Home Finance RBA Interest Rates: The Reserve Bank Increased the Official Rate to 3.35%...

RBA Interest Rates: The Reserve Bank Increased the Official Rate to 3.35% to Combat Inflation

190
0

Mortgage holders are expected to experience immediate hardship, but the RBA predicts more hikes in an effort to manage inflation.

As it works to reduce inflation, Australia’s central bank has hit borrowers with yet another raise in interest rates, bringing the record streak of increases to nine straight meetings. It also says there will be “additional increases” in the future.

The Reserve Bank increased the cash rate by 25 basis points to 3.35% during its first meeting yesterday of 2023, the highest level in little over ten years. The majority of economists had expected such a rise.

In a statement that was included, RBA governor Philip Lowe said that “global inflation remains quite high.”

But as energy costs decline, supply-chain issues are resolved, and monetary policy is tightened, it is slowing, according to Lowe. However, it will take some time until inflation returns to the desired range of 2%-3%.

According to Lowe, “the Board anticipates that any additional interest rate hikes will be required over the coming months to ensure that inflation returns to goal and that the current period of high inflation is only momentary” as a sign that the RBA anticipates the cash rate starting to rise by at least or over half basis point.

After an increase in inflation, the RBA started raising interest rates from a historical low of 0.1% before the federal election in May of last year. The hike damaged the Morrison government’s chances of winning re-election, but further increases at each RBA board meeting have made it difficult for Jim Chalmers, the new treasurer, to justify why debt repayment expenses were increasing yet again on a monthly basis.

With even three full percentage points of rate increases by the RBA by that point, Australia’s consumer prices inflation was rising at an annualized rate of 7.8% in the December quarter, the greatest in more than 32 years.

If the RBA were to raise its cash rate by yet another 50bp to 3.85%, the average mortgage payment per month for a $500,000 loan might increase to $1,058 from where they were before May 2022, as per RateCity.

Prior to today’s decision, the two biggest banks, ANZ and Westpac, both predicted that the peak interest rate would be 3.85%.

Additionally, financial markets have factored in a higher RBA rate peak before a drop. Following the rating announcement, the benchmark stock index dropped by approximately 0.5% while the Australian dollar increased by nearly a quarter of a US cent to approach 69.5 US cents.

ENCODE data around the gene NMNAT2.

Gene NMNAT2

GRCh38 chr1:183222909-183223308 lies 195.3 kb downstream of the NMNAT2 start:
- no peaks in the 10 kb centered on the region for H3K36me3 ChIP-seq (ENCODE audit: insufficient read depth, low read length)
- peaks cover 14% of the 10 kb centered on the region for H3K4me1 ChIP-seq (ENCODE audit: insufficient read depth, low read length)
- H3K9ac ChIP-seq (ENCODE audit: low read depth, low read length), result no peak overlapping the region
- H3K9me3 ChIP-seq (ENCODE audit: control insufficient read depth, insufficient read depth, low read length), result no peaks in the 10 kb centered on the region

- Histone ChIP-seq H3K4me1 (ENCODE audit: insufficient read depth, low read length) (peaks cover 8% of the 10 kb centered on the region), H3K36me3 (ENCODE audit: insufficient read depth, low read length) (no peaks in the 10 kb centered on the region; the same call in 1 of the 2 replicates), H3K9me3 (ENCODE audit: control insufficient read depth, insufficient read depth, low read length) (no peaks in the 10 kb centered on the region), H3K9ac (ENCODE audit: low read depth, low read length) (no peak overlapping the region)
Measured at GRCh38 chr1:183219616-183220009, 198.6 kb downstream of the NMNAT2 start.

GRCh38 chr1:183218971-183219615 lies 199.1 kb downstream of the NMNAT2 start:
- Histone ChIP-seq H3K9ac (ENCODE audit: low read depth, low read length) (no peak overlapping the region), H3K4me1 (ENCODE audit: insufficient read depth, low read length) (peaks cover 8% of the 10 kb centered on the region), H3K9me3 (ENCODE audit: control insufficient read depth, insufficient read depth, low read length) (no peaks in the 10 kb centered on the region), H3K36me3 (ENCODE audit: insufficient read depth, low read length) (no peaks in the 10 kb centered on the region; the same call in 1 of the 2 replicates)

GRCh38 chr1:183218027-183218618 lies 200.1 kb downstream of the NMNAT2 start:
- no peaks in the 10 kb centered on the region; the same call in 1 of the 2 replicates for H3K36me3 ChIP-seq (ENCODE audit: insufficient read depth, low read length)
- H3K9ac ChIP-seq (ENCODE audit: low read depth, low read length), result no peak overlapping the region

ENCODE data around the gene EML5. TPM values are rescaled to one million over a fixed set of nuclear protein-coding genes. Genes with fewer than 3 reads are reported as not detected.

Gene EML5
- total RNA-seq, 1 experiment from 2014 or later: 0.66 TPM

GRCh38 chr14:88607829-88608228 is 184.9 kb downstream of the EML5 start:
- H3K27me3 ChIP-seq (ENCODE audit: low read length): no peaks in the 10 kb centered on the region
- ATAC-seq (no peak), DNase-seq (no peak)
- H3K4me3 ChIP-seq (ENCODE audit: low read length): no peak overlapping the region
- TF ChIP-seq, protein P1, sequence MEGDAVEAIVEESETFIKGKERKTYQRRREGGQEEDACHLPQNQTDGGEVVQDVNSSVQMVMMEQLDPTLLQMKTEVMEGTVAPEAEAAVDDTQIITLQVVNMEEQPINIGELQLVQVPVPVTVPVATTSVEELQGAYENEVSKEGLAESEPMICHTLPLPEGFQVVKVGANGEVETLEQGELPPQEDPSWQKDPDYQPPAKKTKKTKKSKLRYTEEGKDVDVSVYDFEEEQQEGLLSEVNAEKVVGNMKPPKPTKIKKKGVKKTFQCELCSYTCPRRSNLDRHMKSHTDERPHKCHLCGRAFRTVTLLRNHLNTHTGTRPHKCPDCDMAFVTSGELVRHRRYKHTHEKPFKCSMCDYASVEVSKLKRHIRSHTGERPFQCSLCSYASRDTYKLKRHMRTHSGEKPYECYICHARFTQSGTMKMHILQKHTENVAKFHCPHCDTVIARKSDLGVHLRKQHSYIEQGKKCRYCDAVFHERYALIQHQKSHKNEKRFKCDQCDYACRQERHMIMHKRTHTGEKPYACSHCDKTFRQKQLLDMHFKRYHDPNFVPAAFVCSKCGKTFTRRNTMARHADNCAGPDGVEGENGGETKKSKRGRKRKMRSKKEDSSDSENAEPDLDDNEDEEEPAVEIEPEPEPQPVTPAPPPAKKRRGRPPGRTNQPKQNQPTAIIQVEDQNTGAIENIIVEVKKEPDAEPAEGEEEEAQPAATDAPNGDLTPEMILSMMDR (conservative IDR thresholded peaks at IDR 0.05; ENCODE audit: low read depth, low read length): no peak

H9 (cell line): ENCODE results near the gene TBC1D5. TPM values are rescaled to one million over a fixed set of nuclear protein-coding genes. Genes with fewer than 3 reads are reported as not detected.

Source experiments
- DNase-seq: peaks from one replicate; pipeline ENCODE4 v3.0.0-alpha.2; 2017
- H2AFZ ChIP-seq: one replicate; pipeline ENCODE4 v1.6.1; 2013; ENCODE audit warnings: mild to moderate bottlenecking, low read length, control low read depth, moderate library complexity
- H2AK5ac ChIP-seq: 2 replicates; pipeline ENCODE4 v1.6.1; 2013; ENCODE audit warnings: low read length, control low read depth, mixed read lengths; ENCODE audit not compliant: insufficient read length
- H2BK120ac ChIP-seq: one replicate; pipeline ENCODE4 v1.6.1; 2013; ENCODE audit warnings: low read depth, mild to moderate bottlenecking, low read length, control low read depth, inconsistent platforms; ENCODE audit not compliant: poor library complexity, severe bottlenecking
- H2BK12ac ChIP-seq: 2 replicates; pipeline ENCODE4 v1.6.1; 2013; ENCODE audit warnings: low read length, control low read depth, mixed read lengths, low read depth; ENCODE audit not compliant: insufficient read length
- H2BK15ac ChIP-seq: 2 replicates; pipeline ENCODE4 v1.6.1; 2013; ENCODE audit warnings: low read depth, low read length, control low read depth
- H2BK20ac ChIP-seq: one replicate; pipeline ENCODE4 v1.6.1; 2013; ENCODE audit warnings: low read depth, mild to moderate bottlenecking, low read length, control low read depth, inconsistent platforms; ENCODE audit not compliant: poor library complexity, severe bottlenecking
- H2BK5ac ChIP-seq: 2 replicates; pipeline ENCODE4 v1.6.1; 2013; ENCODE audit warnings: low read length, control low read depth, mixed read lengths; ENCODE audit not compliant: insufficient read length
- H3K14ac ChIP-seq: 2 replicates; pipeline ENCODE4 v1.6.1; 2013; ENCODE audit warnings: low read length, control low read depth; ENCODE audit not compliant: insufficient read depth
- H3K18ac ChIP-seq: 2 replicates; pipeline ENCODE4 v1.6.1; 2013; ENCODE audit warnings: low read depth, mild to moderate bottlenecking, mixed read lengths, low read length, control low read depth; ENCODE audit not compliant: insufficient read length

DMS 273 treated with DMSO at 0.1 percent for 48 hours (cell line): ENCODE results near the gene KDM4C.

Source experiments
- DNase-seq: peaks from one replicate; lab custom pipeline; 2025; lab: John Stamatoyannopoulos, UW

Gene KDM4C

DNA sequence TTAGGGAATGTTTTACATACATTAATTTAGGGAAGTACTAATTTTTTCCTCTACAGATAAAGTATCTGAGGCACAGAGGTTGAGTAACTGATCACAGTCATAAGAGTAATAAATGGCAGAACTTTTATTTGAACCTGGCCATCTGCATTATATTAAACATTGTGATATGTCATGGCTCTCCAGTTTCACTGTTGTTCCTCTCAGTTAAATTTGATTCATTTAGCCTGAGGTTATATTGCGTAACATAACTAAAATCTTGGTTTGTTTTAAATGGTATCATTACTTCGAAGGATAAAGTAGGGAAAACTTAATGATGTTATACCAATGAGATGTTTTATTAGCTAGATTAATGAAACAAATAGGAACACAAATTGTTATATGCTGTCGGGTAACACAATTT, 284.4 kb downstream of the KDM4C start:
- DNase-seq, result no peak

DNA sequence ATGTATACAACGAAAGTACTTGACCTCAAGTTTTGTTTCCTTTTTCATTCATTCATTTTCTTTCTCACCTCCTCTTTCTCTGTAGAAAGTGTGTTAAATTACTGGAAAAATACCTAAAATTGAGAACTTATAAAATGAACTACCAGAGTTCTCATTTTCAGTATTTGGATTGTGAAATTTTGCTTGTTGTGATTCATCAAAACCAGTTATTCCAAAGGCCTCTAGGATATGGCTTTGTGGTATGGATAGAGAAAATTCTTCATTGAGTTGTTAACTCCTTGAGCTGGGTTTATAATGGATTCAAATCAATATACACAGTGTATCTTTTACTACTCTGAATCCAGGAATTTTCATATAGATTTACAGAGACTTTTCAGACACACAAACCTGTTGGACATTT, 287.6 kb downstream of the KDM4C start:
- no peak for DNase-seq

Prior to the RBA’s quarterly monetary policy statement being released on Friday, Lowe said that it will take some time for the consumer price index to stabilise at the bank’s target range.

While Lowe stated that CPI will decrease to “approximately 3% by mid-2025,” emphasising the protracted glide path ahead, the prediction of a fall to 4.75% this year remains intact from the RBA’s prior statement given in November.

“It is crucial that this remain the case, he continued.” Medium-term inflationary pressures remain firmly anchored.

Cherelle Murphy, the chief economist at EY, stated that the RBA “remain uneasy with the inflation forecast.”

“The RBA is determined to prevent a prices-wages spiral, which would make their work more challenging in the next year,” Murphy said, adding that the ABS’s release of the December quarter wage price index on February 22 will be “keenly” examined.

The “mortgage cliff,” when certain households transition from very low fixed mortgage prices to variable rates, poses a significant risk, she added. This will cause large drops in household disposable income.

The largest bank in Australia, Commonwealth Bank (CBA), revised its prior prediction that the RBA’s cash rate will peak at 3.35%. It now anticipates hikes of 25 basis points in both March and April, resulting in a peak rate of 3.85%.

Gareth Aird, head of Australian economics at CBA, stated that “two further 25bp interest rate rises implies the chance of a gentle landing for the economy is diminished dramatically.” Many home loan debtors will experience significant financial difficulty in the upcoming year.

ANZ is maintaining its prior prediction of a 3.85% peak cash rate, which now appears to be more accurate.

According to Tim Lawless, head of research at CoreLogic, some 800,000 mortgage holders are expected to switch from constant to variable rates of up to 6% or more in 2023.

According to Lowe, GDP growth this and the next year will be roughly 1.5%, which is a decrease from the RBA’s November edition of its quarterly monetary policy report, which predicted 2% GDP growth for 2023.

However, the RBA does not anticipate a significant rise in the unemployment rate. The rate was lingering around the half-century lows of 3.5% in December, and the central bank now anticipates it to gradually increase to 3.75% by year’s end and further climb to 4.5% by mid-2025.

The unemployment rate was above 5% and increased the last time the cash rate was at roughly 3.35% in late 2012.

Image source : https://unicornfinancial.com.au/rba-increased-cash-rate-again-to-3-35

 

 

 

 

LEAVE A REPLY

Please enter your comment!
Please enter your name here